Route 32 was introduced in June 1970 and ran daily between Edgware Station and Kilburn Park Station via Burnt Oak, Colindale, West Hendon and Cricklewood. It was converted from Routemaster to one-man-operation in March 1971 after only nine months service. In 1981 some journeys were diverted to run to Mill Hill Broadway via Grahame Park Estate, but these were withdrawn between Grahame Park and Mill Hill in 1992 and withdrawn completely in 1996.

An eaight-page publicity booklet for the introduction of omo DMS buses to the 32, effective 13 March 1971. It contains details of the route changes, times of first and last buses, and a fare table. A separate flyer was inserted advertising for Bus Drivers who can now earn (including overtime) £29 (or more).
32
32

33 MON.-FRI.
Both of the first two “E” plates could have come from either route, which both had Monday-to-Friday and Monday-to-Saturday sections.
33 MON.-SAT.
33 MON.-SAT. - 73 SUNDAY
This plate could have come from anywhere along the joint section of (second) route 33 and route 73 between Hammersmith Station and Hounslow Bus Station, pretty much any time in the ’70s.
2d route 33 ticket

◀ A 2d London General ticket for route 33.

Route 33 was introduced in 1962 and ran on Mondays to Saturdays between Becontree Heath and Plaistow (Greengate) via Green Lane, Becontree, Bennetts Castle Lane, Longbridge Road, Barking, East Ham and Upton Park, extended on Saturdays to Canning Town. In 1965 the Saturday service was withdrawn, and the route was extended during Monday to Friday rush hours from Plaistow to Silvertown (Holt Road) via Canning Town. It was withdrawn on 31st December 1966, the same day as the Hounslow–Hammermsith–Kensington route 33 started!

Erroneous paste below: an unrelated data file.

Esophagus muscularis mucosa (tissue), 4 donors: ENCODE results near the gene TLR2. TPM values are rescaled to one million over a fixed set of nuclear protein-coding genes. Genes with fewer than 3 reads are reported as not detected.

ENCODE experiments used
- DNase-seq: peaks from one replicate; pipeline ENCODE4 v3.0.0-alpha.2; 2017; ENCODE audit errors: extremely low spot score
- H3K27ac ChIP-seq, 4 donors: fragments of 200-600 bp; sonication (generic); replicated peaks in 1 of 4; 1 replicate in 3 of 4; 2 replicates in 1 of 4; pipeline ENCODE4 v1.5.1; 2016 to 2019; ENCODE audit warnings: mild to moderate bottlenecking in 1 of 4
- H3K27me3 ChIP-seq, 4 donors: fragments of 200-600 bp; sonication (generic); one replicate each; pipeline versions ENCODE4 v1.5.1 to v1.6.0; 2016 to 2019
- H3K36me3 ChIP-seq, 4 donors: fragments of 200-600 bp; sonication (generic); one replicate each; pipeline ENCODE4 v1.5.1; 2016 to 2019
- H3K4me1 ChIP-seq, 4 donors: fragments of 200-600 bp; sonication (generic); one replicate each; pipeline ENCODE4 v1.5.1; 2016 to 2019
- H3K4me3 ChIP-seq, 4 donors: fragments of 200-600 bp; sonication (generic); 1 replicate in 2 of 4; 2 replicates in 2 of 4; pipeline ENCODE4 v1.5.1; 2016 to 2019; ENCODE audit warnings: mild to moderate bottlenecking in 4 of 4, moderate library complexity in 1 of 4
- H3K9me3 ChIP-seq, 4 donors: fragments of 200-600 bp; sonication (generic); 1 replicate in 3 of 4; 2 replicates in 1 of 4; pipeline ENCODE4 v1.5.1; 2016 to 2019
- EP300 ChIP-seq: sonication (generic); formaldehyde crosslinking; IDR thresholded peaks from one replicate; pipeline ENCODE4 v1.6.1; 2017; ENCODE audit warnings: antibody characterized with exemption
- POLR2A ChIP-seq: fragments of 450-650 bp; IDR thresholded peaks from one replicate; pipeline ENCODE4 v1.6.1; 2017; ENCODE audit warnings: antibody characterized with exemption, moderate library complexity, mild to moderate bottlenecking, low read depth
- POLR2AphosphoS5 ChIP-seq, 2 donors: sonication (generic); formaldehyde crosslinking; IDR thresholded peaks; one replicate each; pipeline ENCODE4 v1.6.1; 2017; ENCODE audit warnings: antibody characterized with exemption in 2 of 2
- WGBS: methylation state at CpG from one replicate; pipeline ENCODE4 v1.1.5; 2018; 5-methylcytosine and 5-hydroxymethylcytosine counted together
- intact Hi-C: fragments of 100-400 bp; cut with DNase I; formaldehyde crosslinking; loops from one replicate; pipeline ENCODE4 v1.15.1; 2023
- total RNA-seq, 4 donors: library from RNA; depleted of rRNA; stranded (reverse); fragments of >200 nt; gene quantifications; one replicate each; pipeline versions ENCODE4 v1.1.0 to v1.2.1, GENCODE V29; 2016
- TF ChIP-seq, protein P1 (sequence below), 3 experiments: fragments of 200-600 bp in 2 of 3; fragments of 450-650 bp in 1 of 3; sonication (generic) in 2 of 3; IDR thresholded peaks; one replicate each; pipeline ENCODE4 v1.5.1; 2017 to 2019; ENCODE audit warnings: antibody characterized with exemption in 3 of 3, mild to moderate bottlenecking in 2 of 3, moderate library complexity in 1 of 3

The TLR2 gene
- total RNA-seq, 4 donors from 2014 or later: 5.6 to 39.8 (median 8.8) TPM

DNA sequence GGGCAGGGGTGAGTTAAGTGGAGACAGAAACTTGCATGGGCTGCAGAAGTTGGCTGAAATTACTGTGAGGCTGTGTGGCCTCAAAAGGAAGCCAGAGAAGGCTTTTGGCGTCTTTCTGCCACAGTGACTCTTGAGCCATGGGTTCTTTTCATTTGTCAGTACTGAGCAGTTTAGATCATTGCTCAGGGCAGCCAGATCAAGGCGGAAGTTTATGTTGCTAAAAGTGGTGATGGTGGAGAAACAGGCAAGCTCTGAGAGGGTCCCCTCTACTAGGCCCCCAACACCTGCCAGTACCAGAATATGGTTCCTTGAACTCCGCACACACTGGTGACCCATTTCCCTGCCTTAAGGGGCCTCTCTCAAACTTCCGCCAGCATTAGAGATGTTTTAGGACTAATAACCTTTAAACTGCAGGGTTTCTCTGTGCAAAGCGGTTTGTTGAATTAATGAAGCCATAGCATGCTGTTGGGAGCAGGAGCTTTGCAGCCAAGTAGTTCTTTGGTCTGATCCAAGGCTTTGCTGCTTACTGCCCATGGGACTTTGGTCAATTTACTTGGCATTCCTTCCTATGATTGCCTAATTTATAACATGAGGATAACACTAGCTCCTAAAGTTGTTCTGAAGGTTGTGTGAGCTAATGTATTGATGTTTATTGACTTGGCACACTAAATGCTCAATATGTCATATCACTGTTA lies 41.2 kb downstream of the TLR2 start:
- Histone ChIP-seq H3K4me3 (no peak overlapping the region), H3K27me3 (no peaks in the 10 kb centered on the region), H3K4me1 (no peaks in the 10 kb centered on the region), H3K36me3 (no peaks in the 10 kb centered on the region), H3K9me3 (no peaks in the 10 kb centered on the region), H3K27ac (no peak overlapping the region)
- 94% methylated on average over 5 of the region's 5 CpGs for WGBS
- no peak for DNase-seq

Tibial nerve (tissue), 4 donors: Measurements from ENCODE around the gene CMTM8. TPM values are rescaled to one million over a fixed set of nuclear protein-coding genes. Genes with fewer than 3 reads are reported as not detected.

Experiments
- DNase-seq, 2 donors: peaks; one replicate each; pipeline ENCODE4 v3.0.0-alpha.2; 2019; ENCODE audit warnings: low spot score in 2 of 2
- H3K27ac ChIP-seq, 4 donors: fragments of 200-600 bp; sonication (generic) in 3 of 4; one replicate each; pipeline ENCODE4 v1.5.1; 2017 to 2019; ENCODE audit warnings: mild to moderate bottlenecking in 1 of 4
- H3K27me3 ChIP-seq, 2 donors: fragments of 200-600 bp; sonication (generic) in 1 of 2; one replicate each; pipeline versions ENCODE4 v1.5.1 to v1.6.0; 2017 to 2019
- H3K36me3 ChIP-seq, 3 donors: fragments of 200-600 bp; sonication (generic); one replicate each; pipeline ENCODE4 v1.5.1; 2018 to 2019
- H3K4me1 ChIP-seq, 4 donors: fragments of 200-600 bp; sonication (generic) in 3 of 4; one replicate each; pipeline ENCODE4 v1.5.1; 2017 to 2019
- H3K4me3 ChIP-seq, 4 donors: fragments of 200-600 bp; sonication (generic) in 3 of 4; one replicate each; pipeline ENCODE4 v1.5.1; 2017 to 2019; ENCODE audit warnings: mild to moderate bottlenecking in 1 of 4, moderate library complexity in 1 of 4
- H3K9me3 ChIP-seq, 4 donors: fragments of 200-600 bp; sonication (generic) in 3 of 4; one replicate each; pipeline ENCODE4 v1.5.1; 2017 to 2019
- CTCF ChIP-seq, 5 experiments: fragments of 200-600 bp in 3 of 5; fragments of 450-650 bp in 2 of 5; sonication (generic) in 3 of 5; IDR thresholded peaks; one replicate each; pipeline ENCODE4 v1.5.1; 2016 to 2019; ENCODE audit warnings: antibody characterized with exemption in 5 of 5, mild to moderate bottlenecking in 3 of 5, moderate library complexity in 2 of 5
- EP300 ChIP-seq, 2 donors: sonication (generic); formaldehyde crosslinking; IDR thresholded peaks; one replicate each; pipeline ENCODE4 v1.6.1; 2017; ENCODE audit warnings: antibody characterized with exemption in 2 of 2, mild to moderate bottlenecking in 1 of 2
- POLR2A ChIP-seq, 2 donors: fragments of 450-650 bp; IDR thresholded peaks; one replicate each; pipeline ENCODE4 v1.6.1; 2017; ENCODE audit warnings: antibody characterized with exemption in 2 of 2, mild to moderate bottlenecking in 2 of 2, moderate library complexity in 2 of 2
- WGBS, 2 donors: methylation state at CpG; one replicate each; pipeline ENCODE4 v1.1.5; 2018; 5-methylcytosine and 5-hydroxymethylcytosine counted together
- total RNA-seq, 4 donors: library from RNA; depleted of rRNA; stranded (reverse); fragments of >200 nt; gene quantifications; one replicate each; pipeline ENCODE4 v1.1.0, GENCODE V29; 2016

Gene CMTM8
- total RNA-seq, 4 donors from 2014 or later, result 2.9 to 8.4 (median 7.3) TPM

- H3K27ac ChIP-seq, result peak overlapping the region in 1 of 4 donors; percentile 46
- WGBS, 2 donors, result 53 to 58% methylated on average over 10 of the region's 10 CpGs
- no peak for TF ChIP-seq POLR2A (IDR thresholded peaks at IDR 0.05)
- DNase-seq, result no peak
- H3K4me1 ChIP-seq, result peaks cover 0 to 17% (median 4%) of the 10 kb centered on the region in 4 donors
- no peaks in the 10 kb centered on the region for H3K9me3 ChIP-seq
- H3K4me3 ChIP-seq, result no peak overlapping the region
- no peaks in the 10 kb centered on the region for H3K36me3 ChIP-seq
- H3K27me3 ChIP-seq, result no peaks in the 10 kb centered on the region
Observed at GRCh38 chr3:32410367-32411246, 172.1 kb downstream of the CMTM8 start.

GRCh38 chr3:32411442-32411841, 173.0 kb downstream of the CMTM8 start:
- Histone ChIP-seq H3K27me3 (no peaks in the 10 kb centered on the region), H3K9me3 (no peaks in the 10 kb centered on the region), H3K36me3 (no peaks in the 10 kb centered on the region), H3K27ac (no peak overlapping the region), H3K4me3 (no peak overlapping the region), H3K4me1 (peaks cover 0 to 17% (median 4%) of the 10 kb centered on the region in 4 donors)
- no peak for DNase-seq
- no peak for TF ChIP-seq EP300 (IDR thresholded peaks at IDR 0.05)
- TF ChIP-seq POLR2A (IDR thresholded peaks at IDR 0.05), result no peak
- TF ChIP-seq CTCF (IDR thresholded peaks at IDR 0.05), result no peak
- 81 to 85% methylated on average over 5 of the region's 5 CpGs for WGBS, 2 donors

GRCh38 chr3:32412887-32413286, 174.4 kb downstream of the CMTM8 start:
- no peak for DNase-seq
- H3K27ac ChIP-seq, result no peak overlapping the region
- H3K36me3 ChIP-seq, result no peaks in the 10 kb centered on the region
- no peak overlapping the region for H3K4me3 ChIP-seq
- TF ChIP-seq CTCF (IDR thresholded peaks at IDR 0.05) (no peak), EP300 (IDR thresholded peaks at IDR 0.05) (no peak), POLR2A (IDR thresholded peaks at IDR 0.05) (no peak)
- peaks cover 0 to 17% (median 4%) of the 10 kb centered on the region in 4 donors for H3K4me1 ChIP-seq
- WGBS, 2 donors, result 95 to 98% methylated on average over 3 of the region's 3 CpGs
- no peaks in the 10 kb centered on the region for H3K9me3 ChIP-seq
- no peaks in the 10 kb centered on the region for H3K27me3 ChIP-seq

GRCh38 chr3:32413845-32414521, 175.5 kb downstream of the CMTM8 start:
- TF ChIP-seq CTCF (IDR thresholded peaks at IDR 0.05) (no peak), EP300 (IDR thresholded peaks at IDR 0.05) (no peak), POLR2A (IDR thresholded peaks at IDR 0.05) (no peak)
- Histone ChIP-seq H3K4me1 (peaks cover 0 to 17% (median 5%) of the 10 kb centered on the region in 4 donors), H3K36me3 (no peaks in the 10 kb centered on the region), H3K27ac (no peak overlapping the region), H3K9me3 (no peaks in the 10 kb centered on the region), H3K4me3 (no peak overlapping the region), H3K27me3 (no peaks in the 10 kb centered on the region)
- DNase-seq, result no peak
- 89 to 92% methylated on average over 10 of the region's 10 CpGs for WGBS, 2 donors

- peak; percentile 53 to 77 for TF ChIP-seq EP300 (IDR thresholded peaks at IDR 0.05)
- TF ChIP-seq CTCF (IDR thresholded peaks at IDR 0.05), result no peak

The current route 33 replaced the western end of route 73, and ran on Mondays to Saturdays between Hounslow Garage and Hammersmith via Whitton, Twickenham, Richmond, East Sheen and Barnes, continuing on to Kensington (Queen’s Gate) on Mondays to Fridays, or Brook Green Hotel on Saturdays. In 1970 the Saturday shopping hour service was altered to run to Kensington. In 1982 it was rerouted at Twickenham to run to Fulwell Garage via Waldegrave Road and Teddington, and also introduced on Sundays between Fulwell and Hammermsith (Brook Green Hotel). In 1985 the daily service was extended to Kensington. In 1988 it was extended on Sundays from Fulwell Garage to Nurserylands Estate via Hampton Hill, but this was cut back again in 1990. In 1991 it was withdrawn between Hammersmith Broadway and Kensington.


2d route 34 ticket1977 route 34 leaflet

Route 34 is a very long-established route running between Barnet and Walthamstow via Whetstone, Arnos Grove, Palmers Green and Edmonton. It had extensions at various times to Leyton Green and Downsell Road, or to Leytonstone. Latterly, between 1977 and 1981, the service in Leytonstone between Green Man and Harrow Green was reduced to just a few peak hour journeys. The 34 lost crew operation in 1977, and today’s route has settled between Barnet Church and Walthamstow.

◀ A 6d London General Return Trip ticket for route 34.

This leaflet was distributed in advance of the conversion of the 34 from RT- to DMS-type double-deckers on 10 September 1977. ▶
34
34 FARE STAGE
34 MON.-FRI.
34 MON.-FRI. PEAK HOURS SPECIAL JOURNEYS
◀ This “E” plate is likely to have come from one of the few stops over the short section between Green Man and Harrow Green in the years 1977–1981. There would not have been many of them.
By using condensed lettering, it was possible to fit SPECIAL JOURNEYS all onto one line, thereby allowing a larger, more visible route number on this plate. ▶
34 MON.-FRI. PEAK HOURS SPECIAL JOURNEYS

35
35
35 FARE STAGE
35-48
This “E” plate would have most likely come from the common section of routes 35 and 48 between Shoreditch and London Bridge.